A woman accused of making the lethal ricin toxin in her Vermont retirement community and testing it on residents was sentenced on Thursday.
Betty Miller, 71, has been sentenced to time served and five years of probation and must undergo mental health treatment and must pay a $ 10,000 fine.
Miller, who has an extensive mental health record, is expected to be released on Monday when her attorney said she will undergo at least nine weeks of intensive mental health therapy at a hospital in Bangor, Maine, where she had been previously treated, followed by care for the convalescents.
Miller was arrested last November after telling investigators that she had made castor beans at her home in the Wake Robin community in Shelburne from castor beans because she wanted to hurt herself.
Betty Miller, 71, was charged on Thursday with five years of probation and a $ 10,000 fine, as well as time spent poisoning residents in her community home in November.
Betty Miller admitted having tasted the self-made castor in residents of Wake Robin's senior residence in Shelburne, Vermont
A federal complaint says that she tested the effectiveness of ricin by putting it in residents' food or drink. Nobody got seriously ill.
She pleaded guilty in May to possess the deadly toxin.
US District Court Judge Christina Reiss on Thursday rejected a plea agreement that required three years of supervised release and instead imposed five years of probation to extend her supervision and a fine, saying it was the best way to protect the public and send a message to Miller that there were many, many costs associated with the offense, including the application of the law.
Miller told the court Thursday that she learned a lot about her in prison, including "being kind and compassionate" and that "friendships are valuable."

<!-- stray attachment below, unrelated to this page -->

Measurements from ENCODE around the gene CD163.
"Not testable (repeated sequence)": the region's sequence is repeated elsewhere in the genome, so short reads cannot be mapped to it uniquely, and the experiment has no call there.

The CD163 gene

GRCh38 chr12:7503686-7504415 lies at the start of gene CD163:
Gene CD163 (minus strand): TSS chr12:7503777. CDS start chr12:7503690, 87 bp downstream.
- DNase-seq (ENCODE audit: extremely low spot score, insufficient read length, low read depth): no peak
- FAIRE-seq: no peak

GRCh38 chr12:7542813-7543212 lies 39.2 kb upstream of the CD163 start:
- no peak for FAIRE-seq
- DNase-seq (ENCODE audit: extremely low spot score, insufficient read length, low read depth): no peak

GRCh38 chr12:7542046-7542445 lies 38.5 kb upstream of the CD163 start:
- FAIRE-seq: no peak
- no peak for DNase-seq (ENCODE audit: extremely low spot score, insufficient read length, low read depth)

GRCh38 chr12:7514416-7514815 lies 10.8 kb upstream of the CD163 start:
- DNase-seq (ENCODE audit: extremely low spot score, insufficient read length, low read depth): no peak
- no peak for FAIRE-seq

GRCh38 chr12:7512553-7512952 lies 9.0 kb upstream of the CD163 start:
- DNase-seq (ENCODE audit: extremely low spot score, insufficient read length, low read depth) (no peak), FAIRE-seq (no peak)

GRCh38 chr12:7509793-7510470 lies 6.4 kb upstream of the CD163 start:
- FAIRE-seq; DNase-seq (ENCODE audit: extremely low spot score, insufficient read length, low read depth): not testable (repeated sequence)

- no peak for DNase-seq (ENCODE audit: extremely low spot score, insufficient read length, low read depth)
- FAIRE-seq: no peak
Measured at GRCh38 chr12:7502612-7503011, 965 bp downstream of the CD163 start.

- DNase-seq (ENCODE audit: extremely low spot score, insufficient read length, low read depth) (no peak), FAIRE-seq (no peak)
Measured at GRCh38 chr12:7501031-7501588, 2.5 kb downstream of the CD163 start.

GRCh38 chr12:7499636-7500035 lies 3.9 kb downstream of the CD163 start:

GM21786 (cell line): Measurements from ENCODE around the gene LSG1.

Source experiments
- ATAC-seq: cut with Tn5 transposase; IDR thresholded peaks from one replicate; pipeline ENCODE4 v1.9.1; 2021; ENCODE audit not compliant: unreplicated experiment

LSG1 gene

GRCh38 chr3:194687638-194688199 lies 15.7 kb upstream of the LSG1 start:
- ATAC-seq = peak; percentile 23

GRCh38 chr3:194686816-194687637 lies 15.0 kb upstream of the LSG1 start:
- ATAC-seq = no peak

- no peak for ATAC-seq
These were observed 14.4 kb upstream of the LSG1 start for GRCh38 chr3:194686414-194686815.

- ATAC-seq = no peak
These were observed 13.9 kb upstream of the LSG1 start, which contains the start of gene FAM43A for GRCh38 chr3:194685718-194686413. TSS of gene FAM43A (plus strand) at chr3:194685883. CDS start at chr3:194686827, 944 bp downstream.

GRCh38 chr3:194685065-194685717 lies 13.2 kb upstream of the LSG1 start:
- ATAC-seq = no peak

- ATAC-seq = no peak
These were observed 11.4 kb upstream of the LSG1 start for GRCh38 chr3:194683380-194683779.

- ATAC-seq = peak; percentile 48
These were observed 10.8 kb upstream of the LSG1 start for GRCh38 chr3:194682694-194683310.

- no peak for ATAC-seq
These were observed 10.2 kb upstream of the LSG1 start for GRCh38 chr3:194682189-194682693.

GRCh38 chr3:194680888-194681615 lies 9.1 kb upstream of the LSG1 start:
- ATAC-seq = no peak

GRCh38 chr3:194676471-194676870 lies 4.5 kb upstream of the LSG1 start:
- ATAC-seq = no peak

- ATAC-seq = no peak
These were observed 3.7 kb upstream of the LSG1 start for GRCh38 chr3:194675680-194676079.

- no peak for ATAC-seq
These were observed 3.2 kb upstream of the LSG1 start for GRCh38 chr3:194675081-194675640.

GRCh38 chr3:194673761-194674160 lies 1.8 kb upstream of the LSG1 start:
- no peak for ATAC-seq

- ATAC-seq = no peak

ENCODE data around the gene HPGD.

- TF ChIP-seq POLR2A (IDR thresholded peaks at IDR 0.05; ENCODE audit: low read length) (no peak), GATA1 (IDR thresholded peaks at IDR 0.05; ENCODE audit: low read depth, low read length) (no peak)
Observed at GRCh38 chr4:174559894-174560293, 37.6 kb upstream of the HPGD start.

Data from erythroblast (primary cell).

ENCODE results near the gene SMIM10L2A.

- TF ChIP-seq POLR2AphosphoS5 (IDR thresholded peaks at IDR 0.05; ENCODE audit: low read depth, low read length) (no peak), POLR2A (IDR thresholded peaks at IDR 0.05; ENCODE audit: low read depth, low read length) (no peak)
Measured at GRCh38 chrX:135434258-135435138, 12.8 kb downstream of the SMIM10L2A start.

Judge Reiss said she was pleased to hear that, considering the "insensitivity" with which she said that Miller had taken other people's lives into their own hands by exposing them to ricin.
If inhaled, ricin causes shortness of breath and other symptoms, such as vomiting, diarrhea and hallucinations.
"That was something very indifferent and dangerous to do," he said. Ricin is so serious "that she is considered a weapon of mass destruction," Reiss said.
It is alleged that Miller, who has an extensive mental health record, made castor ricin, pictured, photo
He also said that Miller was smart and knew what he was doing, even having to spend a week in the hospital breathing the lethal agent.
Miller's judge and attorney also noted Miller's behavior after the offense, and they informed a psychologist and then the investigators what she had done, and her willingness and desire to get help.
"She made it clear that she wants to resume" serious and prolonged interventions at a facility where she was previously in Maine, said Miller's lawyer, Paul Volk.
She also paid around $ 90,000 for restitution to the retirement community of Wake Robbin, he said.
As part of his release conditions, he must undergo mental health treatment or return to prison, Reiss said, as well as drug tests and should not have any contact with the victims.
WHAT IS RICIN?
Ricin is made from the waste material that remains from the processing of castor beans.
In addition, it comes in the form of a mist, a powder or a small ball. It can also be dissolved in acid or weak water.
If the curls are chewed and swallowed, the ricin that is released can cause serious injuries.
According to the Centers for Disease Control, the effects of exposure to ricin usually appear in a day.
The main symptoms of ricin poisoning depend on the route of exposure and the dose received, although many organs may be affected in severe cases.
There is no antidote to treat ricin poisoning.
Ricin poisoning is not contagious and the disease associated with Ricin can not be transmitted from person to person through casual contact.
However, if you get in touch with someone who has ricin on your body or on your clothes, you could expose yourself to it.
An adult can die after ingesting a dose of purified ricin powder the size of a few grains of table salt.
Source: El Centers for disease control